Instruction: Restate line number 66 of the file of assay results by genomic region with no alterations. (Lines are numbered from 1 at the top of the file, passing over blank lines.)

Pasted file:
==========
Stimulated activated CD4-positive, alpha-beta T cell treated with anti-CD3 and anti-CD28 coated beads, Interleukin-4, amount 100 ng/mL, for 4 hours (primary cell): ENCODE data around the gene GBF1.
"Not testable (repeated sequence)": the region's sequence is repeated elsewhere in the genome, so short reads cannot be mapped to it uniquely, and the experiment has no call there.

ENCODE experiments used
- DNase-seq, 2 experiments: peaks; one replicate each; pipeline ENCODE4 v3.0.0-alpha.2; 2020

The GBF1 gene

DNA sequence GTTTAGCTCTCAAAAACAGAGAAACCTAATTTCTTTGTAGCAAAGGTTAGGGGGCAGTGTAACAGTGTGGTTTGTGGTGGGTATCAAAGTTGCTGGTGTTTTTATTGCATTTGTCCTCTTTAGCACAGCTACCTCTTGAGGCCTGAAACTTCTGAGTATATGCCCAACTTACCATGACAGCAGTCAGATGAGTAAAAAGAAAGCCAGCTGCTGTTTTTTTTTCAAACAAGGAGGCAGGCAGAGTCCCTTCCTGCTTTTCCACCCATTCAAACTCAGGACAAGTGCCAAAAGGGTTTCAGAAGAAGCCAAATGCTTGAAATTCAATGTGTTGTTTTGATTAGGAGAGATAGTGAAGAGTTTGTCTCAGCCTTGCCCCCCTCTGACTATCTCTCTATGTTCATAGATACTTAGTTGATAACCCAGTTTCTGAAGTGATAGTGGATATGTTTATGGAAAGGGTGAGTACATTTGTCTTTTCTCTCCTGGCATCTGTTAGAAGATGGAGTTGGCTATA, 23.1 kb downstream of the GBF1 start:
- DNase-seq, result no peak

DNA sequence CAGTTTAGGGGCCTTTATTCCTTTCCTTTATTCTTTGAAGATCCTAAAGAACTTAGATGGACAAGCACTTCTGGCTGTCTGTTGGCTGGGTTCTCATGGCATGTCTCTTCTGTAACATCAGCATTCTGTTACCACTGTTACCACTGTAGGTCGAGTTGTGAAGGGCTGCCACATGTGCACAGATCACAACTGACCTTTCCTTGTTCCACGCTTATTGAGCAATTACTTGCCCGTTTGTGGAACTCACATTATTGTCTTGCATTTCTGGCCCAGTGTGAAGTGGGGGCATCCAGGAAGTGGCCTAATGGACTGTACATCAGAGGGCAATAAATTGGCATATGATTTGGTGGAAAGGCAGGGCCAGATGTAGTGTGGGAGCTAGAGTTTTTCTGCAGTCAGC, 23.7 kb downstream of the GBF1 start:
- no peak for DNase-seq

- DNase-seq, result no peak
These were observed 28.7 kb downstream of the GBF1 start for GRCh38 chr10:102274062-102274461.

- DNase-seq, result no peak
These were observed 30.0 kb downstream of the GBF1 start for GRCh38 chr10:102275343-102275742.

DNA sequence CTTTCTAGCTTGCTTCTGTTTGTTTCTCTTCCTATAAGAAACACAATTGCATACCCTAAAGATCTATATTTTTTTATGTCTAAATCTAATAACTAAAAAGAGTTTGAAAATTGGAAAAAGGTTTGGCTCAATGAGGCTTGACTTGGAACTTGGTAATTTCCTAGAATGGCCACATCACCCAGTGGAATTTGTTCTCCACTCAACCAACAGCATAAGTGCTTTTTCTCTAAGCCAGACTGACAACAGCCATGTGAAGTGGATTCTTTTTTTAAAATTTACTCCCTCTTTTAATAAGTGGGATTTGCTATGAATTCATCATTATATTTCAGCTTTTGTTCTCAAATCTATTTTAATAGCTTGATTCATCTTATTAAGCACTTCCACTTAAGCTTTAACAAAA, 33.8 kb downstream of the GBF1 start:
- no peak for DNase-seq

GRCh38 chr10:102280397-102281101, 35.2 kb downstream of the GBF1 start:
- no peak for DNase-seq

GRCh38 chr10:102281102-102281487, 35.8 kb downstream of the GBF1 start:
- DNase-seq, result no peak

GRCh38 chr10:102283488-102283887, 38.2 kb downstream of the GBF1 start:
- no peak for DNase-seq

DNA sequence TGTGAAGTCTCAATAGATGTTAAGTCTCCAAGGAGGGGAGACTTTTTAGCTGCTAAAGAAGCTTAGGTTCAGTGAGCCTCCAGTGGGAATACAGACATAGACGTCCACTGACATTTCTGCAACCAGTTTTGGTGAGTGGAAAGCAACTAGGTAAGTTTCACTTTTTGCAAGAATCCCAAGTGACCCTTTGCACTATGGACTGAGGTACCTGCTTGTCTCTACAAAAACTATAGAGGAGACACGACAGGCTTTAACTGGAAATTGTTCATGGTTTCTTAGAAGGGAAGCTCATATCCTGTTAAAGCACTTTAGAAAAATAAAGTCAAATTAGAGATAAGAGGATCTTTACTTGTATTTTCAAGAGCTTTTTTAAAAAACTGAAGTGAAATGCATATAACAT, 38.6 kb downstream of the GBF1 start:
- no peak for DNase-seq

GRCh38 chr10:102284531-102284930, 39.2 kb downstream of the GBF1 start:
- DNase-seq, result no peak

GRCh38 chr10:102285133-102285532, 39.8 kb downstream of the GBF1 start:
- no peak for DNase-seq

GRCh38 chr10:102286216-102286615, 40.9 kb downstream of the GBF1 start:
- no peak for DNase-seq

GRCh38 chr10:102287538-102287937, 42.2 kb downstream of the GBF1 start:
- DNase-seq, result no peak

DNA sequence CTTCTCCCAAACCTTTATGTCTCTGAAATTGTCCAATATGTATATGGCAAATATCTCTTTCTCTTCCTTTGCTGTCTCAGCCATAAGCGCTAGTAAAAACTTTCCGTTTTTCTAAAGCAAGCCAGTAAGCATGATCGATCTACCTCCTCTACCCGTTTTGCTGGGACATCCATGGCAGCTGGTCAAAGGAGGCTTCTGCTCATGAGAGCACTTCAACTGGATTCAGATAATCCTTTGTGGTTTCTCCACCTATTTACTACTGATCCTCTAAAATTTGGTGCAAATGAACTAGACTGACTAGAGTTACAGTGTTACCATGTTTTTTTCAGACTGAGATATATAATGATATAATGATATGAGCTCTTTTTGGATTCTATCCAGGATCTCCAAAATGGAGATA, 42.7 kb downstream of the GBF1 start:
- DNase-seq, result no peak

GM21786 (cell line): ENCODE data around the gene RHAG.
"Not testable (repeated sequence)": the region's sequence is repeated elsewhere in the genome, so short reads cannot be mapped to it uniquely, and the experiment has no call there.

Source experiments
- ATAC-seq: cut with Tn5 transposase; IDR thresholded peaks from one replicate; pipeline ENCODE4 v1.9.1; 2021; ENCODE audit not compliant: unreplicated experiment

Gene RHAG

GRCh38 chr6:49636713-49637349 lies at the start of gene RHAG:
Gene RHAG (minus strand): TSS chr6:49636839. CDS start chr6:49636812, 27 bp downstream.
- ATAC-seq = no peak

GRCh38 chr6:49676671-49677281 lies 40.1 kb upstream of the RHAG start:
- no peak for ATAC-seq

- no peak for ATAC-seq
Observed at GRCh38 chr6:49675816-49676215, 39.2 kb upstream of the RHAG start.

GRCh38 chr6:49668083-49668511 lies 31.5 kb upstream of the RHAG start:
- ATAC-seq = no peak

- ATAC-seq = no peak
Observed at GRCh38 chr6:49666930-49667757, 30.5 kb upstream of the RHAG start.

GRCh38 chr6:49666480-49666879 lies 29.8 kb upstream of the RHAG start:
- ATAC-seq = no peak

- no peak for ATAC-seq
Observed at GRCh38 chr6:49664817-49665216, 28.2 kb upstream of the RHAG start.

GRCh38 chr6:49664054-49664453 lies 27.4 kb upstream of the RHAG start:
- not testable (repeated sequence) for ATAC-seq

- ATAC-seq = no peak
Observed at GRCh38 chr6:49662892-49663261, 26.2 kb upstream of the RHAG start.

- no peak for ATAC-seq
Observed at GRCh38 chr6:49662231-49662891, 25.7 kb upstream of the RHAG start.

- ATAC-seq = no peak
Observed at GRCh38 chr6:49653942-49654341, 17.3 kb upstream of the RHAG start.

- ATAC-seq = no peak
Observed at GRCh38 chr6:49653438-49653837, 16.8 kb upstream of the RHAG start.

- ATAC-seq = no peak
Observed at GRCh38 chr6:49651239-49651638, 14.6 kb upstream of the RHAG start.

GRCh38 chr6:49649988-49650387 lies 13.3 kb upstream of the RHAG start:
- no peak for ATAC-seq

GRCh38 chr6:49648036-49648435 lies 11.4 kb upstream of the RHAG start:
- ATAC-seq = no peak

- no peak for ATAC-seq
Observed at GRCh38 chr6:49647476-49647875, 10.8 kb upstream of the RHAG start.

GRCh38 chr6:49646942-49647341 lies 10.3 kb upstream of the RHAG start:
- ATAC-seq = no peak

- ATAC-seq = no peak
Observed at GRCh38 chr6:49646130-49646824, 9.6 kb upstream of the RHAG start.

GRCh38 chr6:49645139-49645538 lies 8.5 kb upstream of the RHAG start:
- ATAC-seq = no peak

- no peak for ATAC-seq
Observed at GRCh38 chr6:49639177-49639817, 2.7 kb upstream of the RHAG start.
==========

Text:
GRCh38 chr6:49649988-49650387 lies 13.3 kb upstream of the RHAG start: